Fables for children. The Peasant Mouse and the Rich Courtier

Fables for children. The Peasant Mouse and the Rich Courtier



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Irregular agglutinins in questions

An irregular rate of particular antibodies, the agglutinins, may reveal a risk of incompatibility between the mother and her future baby. What exactly do you know about agglutinins? Test your knowledge with our quiz.

Question (1/6)

Agglutinins reveal the presence of fats in the blood

Right wrong

Reply

Agglutinins are antibodies that act in the presence of intruders, antigens (microbes, toxins, etc.) in the body. They agglutinate by grafting on the carriers of the antigen (globules, cells, etc.) to neutralize or destroy them.

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Two new Jim Jam cartoon series

A boy shaves his hair in solidarity with his friend with cancer

A boy shaves his hair in solidarity with his friend with cancer

Girl shaves head for brother with cancer

Is it necessary to pertussis vaccine for mothers after childbirth?

Every year 50 million people in the world are caught in whooping cough and 300 thousand of them are saving their lives. Whooping cough, a very contagious disease, is a serious disease for adults but especially for babies. KadıköyŞifa Ataşehir Hospital Neonatal Specialist Dr. View ilknur's Full Profile He answered the most important questions about whooping cough and explained why mothers were given a whooping cough vaccine.

What is Whooping Cough?

At Bordatella pertussis ”is a very contagious disease transmitted by the bacteria caused by the bacterium called“ Bordatella pertussis.. According to World Health Organization data, 50 million cases of pertussis are seen in the world every year and 300 thousand of them die. Whooping cough is a disease that can be seen at any age but can be fatal in infants. It can cause many persistent health problems, especially pertussis which is a very serious disease for infants. Whooping cough begins with symptoms similar to the common cold, and then suffocates and has severe and rapid coughing attacks. Infants and young children with this disease can bruise and vomit during seizures and even die by drowning. Adults with a mild pertussis develop resistant cough, similar to other respiratory infections. According to the researches, 20% of coughs lasting more than 2 weeks are caused by whooping cough.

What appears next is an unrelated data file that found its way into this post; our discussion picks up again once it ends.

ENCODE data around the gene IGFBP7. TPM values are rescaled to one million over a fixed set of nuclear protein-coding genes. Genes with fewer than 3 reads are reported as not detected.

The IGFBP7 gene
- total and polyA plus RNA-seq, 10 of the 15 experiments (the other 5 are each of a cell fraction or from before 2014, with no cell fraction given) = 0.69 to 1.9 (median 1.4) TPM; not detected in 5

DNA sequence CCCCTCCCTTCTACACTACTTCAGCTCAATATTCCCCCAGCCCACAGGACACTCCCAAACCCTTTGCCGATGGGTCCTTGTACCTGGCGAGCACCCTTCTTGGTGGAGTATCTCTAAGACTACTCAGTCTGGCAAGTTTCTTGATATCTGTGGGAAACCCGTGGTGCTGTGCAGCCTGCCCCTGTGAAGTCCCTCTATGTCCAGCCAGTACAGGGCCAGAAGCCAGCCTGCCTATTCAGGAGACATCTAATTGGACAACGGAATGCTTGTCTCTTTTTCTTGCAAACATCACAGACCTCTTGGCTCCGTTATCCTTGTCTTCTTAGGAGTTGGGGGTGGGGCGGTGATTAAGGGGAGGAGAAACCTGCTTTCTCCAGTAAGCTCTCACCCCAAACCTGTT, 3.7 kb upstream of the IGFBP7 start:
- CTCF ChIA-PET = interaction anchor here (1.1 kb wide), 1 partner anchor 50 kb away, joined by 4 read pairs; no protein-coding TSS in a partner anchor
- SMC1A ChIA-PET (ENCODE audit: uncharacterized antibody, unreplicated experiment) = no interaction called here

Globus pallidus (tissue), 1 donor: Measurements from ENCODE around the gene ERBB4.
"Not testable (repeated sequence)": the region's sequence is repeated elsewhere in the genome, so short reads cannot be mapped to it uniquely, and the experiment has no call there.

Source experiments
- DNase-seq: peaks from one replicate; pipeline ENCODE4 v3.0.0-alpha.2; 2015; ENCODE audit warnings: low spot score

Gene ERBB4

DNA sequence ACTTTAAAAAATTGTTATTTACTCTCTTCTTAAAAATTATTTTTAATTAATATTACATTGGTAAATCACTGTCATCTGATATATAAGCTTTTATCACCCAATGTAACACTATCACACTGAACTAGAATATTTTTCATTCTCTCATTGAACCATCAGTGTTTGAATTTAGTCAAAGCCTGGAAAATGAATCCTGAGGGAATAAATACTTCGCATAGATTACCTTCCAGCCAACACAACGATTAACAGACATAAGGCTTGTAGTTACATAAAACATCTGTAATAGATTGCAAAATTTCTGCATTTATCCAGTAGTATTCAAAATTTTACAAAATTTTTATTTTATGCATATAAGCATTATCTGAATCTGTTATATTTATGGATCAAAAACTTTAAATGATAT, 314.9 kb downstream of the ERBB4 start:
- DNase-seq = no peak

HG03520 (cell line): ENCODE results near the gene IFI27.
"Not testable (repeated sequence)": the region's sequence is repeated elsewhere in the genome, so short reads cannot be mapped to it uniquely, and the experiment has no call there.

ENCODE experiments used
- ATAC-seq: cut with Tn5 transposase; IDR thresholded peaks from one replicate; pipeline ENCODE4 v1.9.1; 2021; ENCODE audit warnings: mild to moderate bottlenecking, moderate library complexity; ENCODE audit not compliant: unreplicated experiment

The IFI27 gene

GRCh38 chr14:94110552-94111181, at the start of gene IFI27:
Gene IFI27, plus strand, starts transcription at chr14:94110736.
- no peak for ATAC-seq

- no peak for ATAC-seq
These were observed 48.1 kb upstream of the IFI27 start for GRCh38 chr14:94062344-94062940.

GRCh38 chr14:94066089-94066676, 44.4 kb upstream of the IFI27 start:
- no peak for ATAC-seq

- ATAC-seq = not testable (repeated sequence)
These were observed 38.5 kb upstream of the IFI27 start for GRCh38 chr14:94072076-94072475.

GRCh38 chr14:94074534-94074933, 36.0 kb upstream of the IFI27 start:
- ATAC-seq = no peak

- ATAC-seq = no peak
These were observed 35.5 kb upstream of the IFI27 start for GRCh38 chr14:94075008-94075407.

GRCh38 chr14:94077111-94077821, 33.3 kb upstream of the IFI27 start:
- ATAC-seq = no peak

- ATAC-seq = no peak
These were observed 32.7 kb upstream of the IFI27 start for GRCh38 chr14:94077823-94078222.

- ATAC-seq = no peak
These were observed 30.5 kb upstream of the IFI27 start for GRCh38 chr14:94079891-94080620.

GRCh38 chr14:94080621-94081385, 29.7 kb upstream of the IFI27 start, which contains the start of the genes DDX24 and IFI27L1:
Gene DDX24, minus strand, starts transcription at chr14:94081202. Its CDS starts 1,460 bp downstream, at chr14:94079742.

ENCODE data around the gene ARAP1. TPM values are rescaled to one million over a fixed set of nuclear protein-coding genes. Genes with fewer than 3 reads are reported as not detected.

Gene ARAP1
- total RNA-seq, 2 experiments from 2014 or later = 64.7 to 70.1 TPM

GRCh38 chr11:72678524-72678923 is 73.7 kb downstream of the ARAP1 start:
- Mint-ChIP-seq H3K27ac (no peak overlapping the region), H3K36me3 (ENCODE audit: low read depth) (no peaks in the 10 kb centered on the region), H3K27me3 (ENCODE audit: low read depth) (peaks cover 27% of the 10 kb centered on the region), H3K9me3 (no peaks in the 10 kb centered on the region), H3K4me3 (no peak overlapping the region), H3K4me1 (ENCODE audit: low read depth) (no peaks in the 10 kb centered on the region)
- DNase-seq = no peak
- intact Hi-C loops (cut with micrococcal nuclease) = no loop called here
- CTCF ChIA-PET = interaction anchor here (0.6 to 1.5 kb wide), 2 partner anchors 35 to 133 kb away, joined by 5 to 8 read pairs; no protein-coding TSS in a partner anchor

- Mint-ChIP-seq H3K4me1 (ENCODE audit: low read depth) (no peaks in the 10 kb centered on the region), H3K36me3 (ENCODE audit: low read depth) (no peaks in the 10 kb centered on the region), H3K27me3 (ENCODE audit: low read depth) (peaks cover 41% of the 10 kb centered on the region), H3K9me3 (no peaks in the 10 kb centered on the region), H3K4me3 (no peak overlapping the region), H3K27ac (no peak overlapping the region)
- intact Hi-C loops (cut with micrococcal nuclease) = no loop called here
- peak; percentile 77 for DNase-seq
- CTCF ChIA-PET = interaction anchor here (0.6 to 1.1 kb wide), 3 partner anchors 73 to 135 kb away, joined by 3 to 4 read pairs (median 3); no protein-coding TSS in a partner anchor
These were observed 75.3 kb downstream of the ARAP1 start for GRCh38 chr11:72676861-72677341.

How does pertussis spread?

Whooping cough is transmitted to babies by 75 percent from its immediate surroundings. Infection; 40% of the parents, 15% of the father, 20% of the siblings are between 4 - 19 years.
Half of women of childbearing age have been shown to have no antibody titer to protect the baby until the first dose of pertussis vaccine.

Does the whooping cough vaccine lose its effect?

Immune to pertussis decreases after an average of 10 years after vaccination. For this reason, adults can catch pertussis and infect newborn infants. Since the first whooping cough vaccine is given at the end of the 2nd month in newborns, the baby who has taken the germ before this is at risk.

What is Cocoon Strategy?

Yaklaşım It is the approach that envisions vaccination of parents, siblings, carers and health workers who have contact with the baby to protect babies ”. The available data show that the Tdap vaccine (Pertussis vaccine) is safe in all populations (including pregnant women).
In our hospital, a cocoon strategy is applied to protect babies from pertussis infection after birth and mothers are vaccinated against pertussis after the baby is born.

My breastfeeding story: Exhausting but worth it

My breastfeeding story: Exhausting but worth it

Name: Ashley